Some states also provide foreclosed borrowers with a redemption period after the foreclosure sale, during which they can buy back the home. In Maryland, the borrower has up until the court ratifies the foreclosure sale to redeem the home.
If you're facing a foreclosure, bankruptcy might help. In fact, if a foreclosure sale is scheduled to occur in the next day or so, the best way to stop the sale immediately is by filing for bankruptcy. Once you file for bankruptcy, something called an "automatic stay" goes into effect. The stay functions as an injunction, which prohibits the lender from foreclosing on your home or otherwise trying to collect its debt, at least temporarily.
In many cases, filing for Chapter 7 bankruptcy can delay the foreclosure by a matter of months. Or, if you want to save your home, filing for Chapter 13 bankruptcy might be the answer. To find out about the options available to you, speak with a local bankruptcy attorney.
In a foreclosure, the borrower's total mortgage debt sometimes exceeds the foreclosure sale price. The difference between the total debt and the sale price is called a “deficiency.” For example, say the total debt owed is $500,000, but the home sells for $450,000 at the foreclosure sale. The deficiency is $50,000. In some states, the lender can seek a personal judgment against the borrower to recover the deficiency. Generally, once the lender gets a deficiency judgment, the lender may collect this amount—in our example, $50,000—from the borrower.
In Maryland, after the court ratifies the sale, a court-appointed auditor determines the distribution of the sale proceeds and files a report. If a deficiency exists, the lender may file a motion for a deficiency judgment within three years after a court ratifies the auditor's report. (Md. Rule 14-216(b), Md. Code Ann., Real Prop. § 7-105.17).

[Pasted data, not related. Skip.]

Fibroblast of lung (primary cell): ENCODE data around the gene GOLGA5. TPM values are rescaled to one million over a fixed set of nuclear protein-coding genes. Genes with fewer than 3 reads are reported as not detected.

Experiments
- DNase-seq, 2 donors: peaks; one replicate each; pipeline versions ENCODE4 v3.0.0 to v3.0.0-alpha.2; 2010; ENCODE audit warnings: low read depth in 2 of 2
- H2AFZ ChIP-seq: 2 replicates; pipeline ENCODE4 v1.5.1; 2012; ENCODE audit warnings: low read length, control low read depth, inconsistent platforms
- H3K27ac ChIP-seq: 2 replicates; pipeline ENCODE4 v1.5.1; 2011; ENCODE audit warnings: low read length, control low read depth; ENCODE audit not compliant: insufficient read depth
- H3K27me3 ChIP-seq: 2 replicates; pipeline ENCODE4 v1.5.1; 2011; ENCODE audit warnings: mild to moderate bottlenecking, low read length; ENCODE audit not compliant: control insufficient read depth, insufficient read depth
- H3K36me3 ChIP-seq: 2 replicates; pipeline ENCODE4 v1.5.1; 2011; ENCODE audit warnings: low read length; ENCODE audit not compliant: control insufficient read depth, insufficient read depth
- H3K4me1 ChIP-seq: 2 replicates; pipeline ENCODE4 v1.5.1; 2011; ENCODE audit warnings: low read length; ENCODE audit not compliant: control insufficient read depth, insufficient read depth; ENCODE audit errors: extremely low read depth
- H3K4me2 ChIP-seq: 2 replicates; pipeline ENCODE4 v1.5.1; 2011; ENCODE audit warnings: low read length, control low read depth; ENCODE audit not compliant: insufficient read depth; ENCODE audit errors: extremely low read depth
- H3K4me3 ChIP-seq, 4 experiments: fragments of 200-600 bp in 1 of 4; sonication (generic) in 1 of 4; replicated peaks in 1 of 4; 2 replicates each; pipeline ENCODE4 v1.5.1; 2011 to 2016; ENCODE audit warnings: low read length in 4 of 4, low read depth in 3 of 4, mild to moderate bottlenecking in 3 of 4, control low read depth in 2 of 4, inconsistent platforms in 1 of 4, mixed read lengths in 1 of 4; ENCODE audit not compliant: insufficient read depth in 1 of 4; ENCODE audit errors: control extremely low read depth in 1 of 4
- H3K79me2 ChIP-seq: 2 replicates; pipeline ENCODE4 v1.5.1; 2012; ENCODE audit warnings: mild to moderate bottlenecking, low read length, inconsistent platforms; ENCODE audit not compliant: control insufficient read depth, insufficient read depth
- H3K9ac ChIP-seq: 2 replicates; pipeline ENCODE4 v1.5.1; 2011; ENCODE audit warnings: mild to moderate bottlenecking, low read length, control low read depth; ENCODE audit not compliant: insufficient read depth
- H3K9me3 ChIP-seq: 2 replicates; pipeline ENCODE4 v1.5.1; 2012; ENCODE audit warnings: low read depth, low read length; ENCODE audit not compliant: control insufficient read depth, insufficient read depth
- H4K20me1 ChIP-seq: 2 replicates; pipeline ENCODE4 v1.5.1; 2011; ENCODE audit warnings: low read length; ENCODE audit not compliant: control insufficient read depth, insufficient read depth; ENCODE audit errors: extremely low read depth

In this article, you'll find details on foreclosure laws in Maryland, with citations to statutes so you can learn more. Statutes change, so checking them is always a good idea.
To find Maryland's laws, search online for “Maryland statutes” or “Maryland laws.” Make sure you're reading the most recent, official laws. Usually, the URL will end in “.gov” or the statutes will be on an official state legislature webpage.
For more information on federal mortgage servicing laws, as well as foreclosure relief options, go to the Consumer Financial Protection Bureau (CFPB) website.
Although the programs under the Making Home Affordable (MHA) initiative have expired, the MHA website still contains useful information for homeowners facing foreclosure.
How courts and agencies interpret and apply laws can change. And some rules can even vary within a state. These are just some of the reasons to consider consulting a lawyer if you're facing a foreclosure. If you have questions about Maryland's foreclosure process or want to learn about potential defenses to a foreclosure and possibly fight the foreclosure in court, consider talking to a foreclosure attorney.
It's also a good idea to talk to a HUD-approved housing counselor if you want to learn about different loss mitigation options. You can use the CFPB's Find a Counselor tool to get a list of HUD-approved housing counseling agencies in your area. You can also call the Homeownership Preservation Foundation (HOPE) Hotline, which is open 24 hours a day, seven days a week, at 888-995-HOPE (4673).